The DATSAV2 data base offers several major improvements over the original DATSAV. First, the DATSAV2 format is an ANSI-standard ASCII format that conforms to federal information processing standards (FIPS). Second, it can accommodate meteorological data fields that could not be handled in the older format. Third, the DATSAV2 data has been processed through much more extensive quality control.

Quality Control (QC) of DATSAV2 Surface Data Base

The DATSAV2 surface data base, although of much better quality than previous data bases, still contains some erroneous data. Errors were introduced into the original transmission mainly through observer errors, communication problems “garbling” the data, and countries/stations not following WMO standard encoding practices. The latter problem is the most difficult to identify and correct. Many countries follow their own set of reporting practices, and some individual stations will even have local variations. Although WMO manuals are helpful, they often do not accurately reflect the current reporting practices of certain countries (e.g., a change in encoding methods or the addition of a synoptic group not previously used by the country). Careful monitoring of incoming data is required to ensure proper decoding and validation of the data.

In the late 1970s, the USAFETAC/OL-A coined the term version to assign a number to each succeeding level of data base quality control (OC). The Version 1 through 6 programs were developed from 1977 through 1983. These programs were designed to correct specifically known and identified errors. Then, in 1984, the USAFETAC/OL-A undertook a project to create a new, improved quality data base through the use of a more systematic approach to OC. This effort cumulated with the completion of Versions 7 and 8 in 1992. The current OC is an entirely automated “expert sytem” consisting of more than 400 algorithms.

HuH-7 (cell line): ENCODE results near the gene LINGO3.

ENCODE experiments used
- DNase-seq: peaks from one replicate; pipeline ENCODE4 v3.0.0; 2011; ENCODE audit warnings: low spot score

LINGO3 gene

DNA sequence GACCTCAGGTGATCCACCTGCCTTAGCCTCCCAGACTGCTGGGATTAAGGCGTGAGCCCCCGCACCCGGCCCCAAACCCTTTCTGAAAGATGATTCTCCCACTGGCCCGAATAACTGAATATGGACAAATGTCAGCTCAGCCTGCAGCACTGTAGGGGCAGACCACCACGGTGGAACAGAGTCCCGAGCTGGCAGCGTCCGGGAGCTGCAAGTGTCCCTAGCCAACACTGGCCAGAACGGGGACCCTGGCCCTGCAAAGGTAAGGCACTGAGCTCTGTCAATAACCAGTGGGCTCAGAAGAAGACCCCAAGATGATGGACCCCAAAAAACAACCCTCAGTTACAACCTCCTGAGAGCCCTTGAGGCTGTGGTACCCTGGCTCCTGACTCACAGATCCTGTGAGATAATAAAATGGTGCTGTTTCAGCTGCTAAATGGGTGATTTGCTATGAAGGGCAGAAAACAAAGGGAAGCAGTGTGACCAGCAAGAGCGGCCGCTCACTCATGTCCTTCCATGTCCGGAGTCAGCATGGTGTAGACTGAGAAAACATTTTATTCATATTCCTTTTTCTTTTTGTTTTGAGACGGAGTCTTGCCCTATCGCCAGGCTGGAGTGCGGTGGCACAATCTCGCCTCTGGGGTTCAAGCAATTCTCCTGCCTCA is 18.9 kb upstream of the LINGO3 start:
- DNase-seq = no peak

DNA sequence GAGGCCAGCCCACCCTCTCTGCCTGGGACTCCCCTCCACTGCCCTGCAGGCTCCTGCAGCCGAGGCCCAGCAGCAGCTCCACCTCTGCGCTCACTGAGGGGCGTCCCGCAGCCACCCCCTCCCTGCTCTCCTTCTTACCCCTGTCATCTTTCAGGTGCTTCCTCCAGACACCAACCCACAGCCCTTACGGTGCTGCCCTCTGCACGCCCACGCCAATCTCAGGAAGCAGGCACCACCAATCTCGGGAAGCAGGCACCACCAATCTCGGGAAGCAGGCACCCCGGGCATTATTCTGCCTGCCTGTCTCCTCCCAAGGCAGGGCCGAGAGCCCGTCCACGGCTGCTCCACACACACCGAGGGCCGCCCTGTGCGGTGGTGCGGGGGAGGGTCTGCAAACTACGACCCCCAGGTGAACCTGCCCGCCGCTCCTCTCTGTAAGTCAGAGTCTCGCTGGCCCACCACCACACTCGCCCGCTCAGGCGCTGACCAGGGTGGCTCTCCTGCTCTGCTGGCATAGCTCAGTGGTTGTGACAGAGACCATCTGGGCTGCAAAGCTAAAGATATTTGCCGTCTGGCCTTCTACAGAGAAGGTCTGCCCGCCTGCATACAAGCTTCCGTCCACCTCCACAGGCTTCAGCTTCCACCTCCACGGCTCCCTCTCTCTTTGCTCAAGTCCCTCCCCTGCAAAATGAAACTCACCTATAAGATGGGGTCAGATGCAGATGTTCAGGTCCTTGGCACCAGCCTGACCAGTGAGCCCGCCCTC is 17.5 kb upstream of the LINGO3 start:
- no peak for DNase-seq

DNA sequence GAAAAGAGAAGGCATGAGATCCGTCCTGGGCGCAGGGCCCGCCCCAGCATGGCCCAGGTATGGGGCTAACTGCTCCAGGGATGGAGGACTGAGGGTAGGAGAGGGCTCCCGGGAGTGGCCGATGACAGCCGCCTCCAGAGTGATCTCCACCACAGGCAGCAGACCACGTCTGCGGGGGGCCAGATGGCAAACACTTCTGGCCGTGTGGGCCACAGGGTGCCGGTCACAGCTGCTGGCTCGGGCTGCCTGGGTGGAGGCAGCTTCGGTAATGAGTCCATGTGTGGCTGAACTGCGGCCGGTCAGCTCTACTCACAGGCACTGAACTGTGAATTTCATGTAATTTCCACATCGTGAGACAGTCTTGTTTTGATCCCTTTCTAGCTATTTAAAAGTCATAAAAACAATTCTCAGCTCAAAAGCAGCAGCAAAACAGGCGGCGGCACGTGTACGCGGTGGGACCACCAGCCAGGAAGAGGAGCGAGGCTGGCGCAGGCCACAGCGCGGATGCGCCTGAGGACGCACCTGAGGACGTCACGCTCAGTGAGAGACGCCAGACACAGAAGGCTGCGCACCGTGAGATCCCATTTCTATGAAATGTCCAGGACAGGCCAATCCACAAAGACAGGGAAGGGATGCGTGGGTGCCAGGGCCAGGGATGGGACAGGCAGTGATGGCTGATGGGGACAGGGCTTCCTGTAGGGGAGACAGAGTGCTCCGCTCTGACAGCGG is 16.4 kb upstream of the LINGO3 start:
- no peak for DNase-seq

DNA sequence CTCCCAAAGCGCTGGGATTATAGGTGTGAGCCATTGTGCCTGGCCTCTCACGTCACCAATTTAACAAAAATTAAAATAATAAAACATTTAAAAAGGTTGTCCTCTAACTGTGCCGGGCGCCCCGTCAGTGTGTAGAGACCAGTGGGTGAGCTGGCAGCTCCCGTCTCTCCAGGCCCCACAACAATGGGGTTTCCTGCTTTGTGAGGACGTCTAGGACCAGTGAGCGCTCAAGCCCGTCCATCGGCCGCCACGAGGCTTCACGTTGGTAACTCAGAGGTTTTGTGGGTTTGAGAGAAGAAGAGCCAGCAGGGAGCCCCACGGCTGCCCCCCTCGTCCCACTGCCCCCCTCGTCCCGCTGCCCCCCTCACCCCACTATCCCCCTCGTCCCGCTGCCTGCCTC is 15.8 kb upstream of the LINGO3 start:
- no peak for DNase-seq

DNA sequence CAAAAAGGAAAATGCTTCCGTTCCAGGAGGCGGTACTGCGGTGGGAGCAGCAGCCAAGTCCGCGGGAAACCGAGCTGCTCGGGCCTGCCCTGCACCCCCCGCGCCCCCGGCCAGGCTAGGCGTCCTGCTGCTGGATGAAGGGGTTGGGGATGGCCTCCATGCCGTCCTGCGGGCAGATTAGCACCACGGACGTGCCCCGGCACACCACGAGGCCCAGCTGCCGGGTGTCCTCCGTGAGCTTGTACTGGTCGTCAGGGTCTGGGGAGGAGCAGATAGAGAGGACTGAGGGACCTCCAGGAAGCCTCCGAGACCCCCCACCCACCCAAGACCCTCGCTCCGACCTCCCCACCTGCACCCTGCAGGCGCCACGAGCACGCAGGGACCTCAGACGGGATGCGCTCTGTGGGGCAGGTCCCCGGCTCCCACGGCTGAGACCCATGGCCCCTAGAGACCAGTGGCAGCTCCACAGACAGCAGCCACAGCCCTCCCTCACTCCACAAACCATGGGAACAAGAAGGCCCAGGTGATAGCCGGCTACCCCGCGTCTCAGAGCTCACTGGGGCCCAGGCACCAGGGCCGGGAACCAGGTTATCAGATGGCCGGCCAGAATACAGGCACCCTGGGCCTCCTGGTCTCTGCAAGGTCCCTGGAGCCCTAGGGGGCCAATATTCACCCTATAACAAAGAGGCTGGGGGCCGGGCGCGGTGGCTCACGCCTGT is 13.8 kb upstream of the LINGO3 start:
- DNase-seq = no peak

Specifically, Version 7 focuses on random errors, while Version 8 focuses on systematic errors (e.g., incorrectly decoded synoptic data). Version 7 uses a series of extreme value checks, internal consistency (within observation) checks, and external continuity (between observations) checks to QC the data. All historical DATSAV2 data were processed through Version 7. Version 8 was applied to all data going back to 1982. All current, incoming data are processed through both programs. An average of more than 40 million corrections and/or enhancements have been applied to each year’s data. See Figure 4 for an illustration of version enhancements since 1973.

In addition to the QC described above, most Air Weather Service (Air Force) stations are made “serially complete” to ensure that all hourly observations are present in the data base. This is accomplished by key-entering the missing observations. Also, these same stations undergo manual QC in addition to the automated procedures described.

The DATSAV2 surface data base is currently the best source of digital global surface observational data, both in of quality and quantity. Also, with higher levels of QC planned for the future, its quality should continue to improve.

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  1. carrot eater
    2010 July 6 at 6:31 am

    That explains why there is more complete coverage from 1973 on, but it doesn’t explain why there is a dip at 1972.

  2. 2010 July 6 at 7:36 am

    There’s a hint of 1972 in tomorrow’s post.

    From today’s: Data for the period 1930 to 1972 were keyed from manuscript forms. Data since 1972 were obtained from the telecommunications network.

    So 1972 data is manual keyboard entry.

  3. carrot eater
    2010 July 6 at 7:57 am

    Right, but so is 1971, and 1971 wasn’t as desolate as 1972.

    I have to wait until tomorrow?